Surviving Your First Mistake
Unless you are not human, you will make a mistake once in a while. As a new nurse you will have spent countless hours feeling incompetent and stupid. You may even feel as if everything you learned in the last few years suddenly disappeared from your brain and is never coming back.
This is all perfectly normal. It's going to take time to feel confident and at ease in such situations. Every nurse before you has experienced this and they're still nurses. The chances are pretty good they didn't kill anyone.
Slow down, ask questions, and remember that no nurse ever stops learning nor will he know it all at some point.
If you make a mistake, tell your supervisor right away. Take ownership of it and learn from it. What can you do to avoid it and any similar mistakes in the future? Then move on. Don't dwell on it; there is nothing more you can do.
Hopefully no one was harmed seriously. If you truly cannot figure out how it happened, you will have to let that go as well. You may understand it much later on.
An error is going to play havoc with your confidence. Expect this to happen and do all that you can to move on. If you have been keeping a journal of positive experiences, this may be the ideal time to review it and remind yourself that you have done many things in your short career to make life better for your patients. You did not intend to make this error and you will take better care never to repeat it.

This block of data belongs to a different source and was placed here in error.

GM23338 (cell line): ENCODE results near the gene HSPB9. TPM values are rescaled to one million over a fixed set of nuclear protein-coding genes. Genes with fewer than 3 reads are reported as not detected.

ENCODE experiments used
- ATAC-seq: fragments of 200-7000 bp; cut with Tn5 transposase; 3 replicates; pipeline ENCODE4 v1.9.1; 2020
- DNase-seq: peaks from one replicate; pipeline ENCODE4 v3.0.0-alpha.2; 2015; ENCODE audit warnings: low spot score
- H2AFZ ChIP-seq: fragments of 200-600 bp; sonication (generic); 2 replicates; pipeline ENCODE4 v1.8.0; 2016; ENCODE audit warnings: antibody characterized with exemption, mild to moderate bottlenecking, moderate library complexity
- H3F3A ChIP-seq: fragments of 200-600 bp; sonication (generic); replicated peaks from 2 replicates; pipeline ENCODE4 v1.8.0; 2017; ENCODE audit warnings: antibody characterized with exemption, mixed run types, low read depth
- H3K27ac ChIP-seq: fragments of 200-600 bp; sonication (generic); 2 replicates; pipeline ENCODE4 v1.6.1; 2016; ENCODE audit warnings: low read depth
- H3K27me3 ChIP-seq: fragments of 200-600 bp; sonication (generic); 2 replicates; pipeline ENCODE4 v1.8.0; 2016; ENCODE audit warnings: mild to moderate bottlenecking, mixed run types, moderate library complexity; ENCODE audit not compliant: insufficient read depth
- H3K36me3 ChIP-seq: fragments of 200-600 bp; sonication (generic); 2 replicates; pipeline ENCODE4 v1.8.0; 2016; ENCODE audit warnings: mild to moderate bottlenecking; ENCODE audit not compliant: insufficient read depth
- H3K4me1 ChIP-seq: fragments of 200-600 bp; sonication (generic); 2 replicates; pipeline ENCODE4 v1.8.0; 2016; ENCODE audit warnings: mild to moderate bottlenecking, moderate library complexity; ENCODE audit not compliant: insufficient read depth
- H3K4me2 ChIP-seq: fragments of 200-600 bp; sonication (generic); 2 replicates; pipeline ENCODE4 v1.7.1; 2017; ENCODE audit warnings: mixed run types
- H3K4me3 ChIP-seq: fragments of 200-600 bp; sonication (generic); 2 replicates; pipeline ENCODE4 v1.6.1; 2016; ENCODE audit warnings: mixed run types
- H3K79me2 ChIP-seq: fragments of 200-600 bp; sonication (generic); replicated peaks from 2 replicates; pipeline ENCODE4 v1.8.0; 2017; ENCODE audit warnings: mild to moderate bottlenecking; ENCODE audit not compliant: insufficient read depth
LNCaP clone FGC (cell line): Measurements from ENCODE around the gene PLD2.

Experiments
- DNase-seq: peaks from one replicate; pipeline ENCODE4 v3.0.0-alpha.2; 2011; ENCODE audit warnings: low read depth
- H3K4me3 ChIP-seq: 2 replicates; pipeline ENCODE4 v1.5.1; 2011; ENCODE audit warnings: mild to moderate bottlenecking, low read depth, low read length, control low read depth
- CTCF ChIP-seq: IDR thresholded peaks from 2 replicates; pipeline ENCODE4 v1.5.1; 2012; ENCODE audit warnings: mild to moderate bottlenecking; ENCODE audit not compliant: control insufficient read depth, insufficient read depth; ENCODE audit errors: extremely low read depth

Online discussion boards are full of comments from new nurses who have just made their first mistake or a colleague did and how they are dealing with it. Read them and pay attention to the responses from the experienced nurses who don't berate the new nurses and tell them they're stupid or incompetent. The experienced nurses share their own experiences, commiserate, and offer advice on how to learn from the error and put it behind you. Focus on the positive and the reasons you became a nurse. This too shall pass.